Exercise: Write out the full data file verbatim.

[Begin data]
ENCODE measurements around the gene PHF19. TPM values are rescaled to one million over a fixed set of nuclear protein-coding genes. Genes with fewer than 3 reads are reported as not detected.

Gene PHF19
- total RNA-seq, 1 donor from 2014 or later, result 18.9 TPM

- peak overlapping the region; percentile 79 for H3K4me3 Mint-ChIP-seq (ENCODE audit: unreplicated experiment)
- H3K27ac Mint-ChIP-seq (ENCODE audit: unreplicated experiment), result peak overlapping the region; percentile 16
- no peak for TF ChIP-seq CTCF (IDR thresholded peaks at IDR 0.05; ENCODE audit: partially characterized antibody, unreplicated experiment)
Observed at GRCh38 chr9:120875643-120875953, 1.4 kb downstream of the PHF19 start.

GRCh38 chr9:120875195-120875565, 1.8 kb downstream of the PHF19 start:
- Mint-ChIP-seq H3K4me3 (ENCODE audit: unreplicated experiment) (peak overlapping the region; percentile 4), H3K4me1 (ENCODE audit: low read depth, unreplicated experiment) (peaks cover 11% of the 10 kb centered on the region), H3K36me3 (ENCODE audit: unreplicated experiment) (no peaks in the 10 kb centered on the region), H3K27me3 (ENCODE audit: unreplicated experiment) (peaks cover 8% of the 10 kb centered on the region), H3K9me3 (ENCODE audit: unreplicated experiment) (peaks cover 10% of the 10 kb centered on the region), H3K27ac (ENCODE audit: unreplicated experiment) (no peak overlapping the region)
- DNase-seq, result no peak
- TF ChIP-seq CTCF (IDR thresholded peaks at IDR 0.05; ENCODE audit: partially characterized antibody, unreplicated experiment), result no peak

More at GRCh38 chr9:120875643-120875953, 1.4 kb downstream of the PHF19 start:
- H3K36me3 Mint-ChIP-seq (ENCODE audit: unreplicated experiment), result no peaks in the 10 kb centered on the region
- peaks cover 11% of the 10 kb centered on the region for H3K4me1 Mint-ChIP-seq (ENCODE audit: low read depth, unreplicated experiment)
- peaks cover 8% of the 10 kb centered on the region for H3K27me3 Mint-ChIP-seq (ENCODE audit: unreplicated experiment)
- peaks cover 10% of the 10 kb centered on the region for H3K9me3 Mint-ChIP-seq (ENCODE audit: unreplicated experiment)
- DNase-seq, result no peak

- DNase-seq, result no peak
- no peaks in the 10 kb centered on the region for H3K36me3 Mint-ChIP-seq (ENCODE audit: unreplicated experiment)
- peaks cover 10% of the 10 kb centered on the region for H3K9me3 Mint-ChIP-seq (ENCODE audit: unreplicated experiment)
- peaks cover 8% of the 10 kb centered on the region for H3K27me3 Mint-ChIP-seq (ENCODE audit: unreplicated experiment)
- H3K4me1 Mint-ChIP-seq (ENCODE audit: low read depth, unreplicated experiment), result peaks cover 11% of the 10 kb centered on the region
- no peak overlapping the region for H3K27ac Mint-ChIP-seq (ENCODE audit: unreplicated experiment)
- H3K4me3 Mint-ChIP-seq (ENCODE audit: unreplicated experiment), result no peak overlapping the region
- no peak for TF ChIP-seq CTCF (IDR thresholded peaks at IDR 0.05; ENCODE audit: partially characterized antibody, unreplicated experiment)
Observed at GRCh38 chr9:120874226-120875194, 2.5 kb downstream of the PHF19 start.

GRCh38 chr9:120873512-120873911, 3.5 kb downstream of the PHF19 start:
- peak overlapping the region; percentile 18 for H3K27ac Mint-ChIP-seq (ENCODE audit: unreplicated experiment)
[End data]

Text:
ENCODE measurements around the gene PHF19. TPM values are rescaled to one million over a fixed set of nuclear protein-coding genes. Genes with fewer than 3 reads are reported as not detected.

Gene PHF19
- total RNA-seq, 1 donor from 2014 or later, result 18.9 TPM

- peak overlapping the region; percentile 79 for H3K4me3 Mint-ChIP-seq (ENCODE audit: unreplicated experiment)
- H3K27ac Mint-ChIP-seq (ENCODE audit: unreplicated experiment), result peak overlapping the region; percentile 16
- no peak for TF ChIP-seq CTCF (IDR thresholded peaks at IDR 0.05; ENCODE audit: partially characterized antibody, unreplicated experiment)
Observed at GRCh38 chr9:120875643-120875953, 1.4 kb downstream of the PHF19 start.

GRCh38 chr9:120875195-120875565, 1.8 kb downstream of the PHF19 start:
- Mint-ChIP-seq H3K4me3 (ENCODE audit: unreplicated experiment) (peak overlapping the region; percentile 4), H3K4me1 (ENCODE audit: low read depth, unreplicated experiment) (peaks cover 11% of the 10 kb centered on the region), H3K36me3 (ENCODE audit: unreplicated experiment) (no peaks in the 10 kb centered on the region), H3K27me3 (ENCODE audit: unreplicated experiment) (peaks cover 8% of the 10 kb centered on the region), H3K9me3 (ENCODE audit: unreplicated experiment) (peaks cover 10% of the 10 kb centered on the region), H3K27ac (ENCODE audit: unreplicated experiment) (no peak overlapping the region)
- DNase-seq, result no peak
- TF ChIP-seq CTCF (IDR thresholded peaks at IDR 0.05; ENCODE audit: partially characterized antibody, unreplicated experiment), result no peak

More at GRCh38 chr9:120875643-120875953, 1.4 kb downstream of the PHF19 start:
- H3K36me3 Mint-ChIP-seq (ENCODE audit: unreplicated experiment), result no peaks in the 10 kb centered on the region
- peaks cover 11% of the 10 kb centered on the region for H3K4me1 Mint-ChIP-seq (ENCODE audit: low read depth, unreplicated experiment)
- peaks cover 8% of the 10 kb centered on the region for H3K27me3 Mint-ChIP-seq (ENCODE audit: unreplicated experiment)
- peaks cover 10% of the 10 kb centered on the region for H3K9me3 Mint-ChIP-seq (ENCODE audit: unreplicated experiment)
- DNase-seq, result no peak

- DNase-seq, result no peak
- no peaks in the 10 kb centered on the region for H3K36me3 Mint-ChIP-seq (ENCODE audit: unreplicated experiment)
- peaks cover 10% of the 10 kb centered on the region for H3K9me3 Mint-ChIP-seq (ENCODE audit: unreplicated experiment)
- peaks cover 8% of the 10 kb centered on the region for H3K27me3 Mint-ChIP-seq (ENCODE audit: unreplicated experiment)
- H3K4me1 Mint-ChIP-seq (ENCODE audit: low read depth, unreplicated experiment), result peaks cover 11% of the 10 kb centered on the region
- no peak overlapping the region for H3K27ac Mint-ChIP-seq (ENCODE audit: unreplicated experiment)
- H3K4me3 Mint-ChIP-seq (ENCODE audit: unreplicated experiment), result no peak overlapping the region
- no peak for TF ChIP-seq CTCF (IDR thresholded peaks at IDR 0.05; ENCODE audit: partially characterized antibody, unreplicated experiment)
Observed at GRCh38 chr9:120874226-120875194, 2.5 kb downstream of the PHF19 start.

GRCh38 chr9:120873512-120873911, 3.5 kb downstream of the PHF19 start:
- peak overlapping the region; percentile 18 for H3K27ac Mint-ChIP-seq (ENCODE audit: unreplicated experiment)